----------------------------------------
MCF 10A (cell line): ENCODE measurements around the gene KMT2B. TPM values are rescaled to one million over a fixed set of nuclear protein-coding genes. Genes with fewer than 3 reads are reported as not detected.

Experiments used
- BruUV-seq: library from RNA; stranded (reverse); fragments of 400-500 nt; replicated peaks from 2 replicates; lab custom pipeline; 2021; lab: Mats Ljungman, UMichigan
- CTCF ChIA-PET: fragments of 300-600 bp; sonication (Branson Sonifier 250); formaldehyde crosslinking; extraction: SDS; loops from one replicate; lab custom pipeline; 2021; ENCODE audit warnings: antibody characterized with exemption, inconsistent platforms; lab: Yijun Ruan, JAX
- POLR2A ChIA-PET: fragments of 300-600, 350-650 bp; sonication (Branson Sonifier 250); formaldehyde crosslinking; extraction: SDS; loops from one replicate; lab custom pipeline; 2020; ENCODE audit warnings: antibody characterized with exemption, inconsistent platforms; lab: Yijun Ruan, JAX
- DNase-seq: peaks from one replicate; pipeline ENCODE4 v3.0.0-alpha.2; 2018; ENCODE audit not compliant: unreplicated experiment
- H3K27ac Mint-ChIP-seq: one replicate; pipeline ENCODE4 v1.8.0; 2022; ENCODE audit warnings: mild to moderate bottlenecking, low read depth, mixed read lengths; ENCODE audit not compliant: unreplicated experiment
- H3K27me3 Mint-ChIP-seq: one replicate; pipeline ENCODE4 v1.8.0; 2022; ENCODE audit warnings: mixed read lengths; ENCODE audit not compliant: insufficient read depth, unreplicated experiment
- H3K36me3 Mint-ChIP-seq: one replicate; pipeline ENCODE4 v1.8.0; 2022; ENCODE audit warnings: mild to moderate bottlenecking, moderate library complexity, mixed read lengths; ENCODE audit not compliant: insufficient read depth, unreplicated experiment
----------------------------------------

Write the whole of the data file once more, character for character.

MCF 10A (cell line): ENCODE measurements around the gene KMT2B. TPM values are rescaled to one million over a fixed set of nuclear protein-coding genes. Genes with fewer than 3 reads are reported as not detected.

Experiments used
- BruUV-seq: library from RNA; stranded (reverse); fragments of 400-500 nt; replicated peaks from 2 replicates; lab custom pipeline; 2021; lab: Mats Ljungman, UMichigan
- CTCF ChIA-PET: fragments of 300-600 bp; sonication (Branson Sonifier 250); formaldehyde crosslinking; extraction: SDS; loops from one replicate; lab custom pipeline; 2021; ENCODE audit warnings: antibody characterized with exemption, inconsistent platforms; lab: Yijun Ruan, JAX
- POLR2A ChIA-PET: fragments of 300-600, 350-650 bp; sonication (Branson Sonifier 250); formaldehyde crosslinking; extraction: SDS; loops from one replicate; lab custom pipeline; 2020; ENCODE audit warnings: antibody characterized with exemption, inconsistent platforms; lab: Yijun Ruan, JAX
- DNase-seq: peaks from one replicate; pipeline ENCODE4 v3.0.0-alpha.2; 2018; ENCODE audit not compliant: unreplicated experiment
- H3K27ac Mint-ChIP-seq: one replicate; pipeline ENCODE4 v1.8.0; 2022; ENCODE audit warnings: mild to moderate bottlenecking, low read depth, mixed read lengths; ENCODE audit not compliant: unreplicated experiment
- H3K27me3 Mint-ChIP-seq: one replicate; pipeline ENCODE4 v1.8.0; 2022; ENCODE audit warnings: mixed read lengths; ENCODE audit not compliant: insufficient read depth, unreplicated experiment
- H3K36me3 Mint-ChIP-seq: one replicate; pipeline ENCODE4 v1.8.0; 2022; ENCODE audit warnings: mild to moderate bottlenecking, moderate library complexity, mixed read lengths; ENCODE audit not compliant: insufficient read depth, unreplicated experiment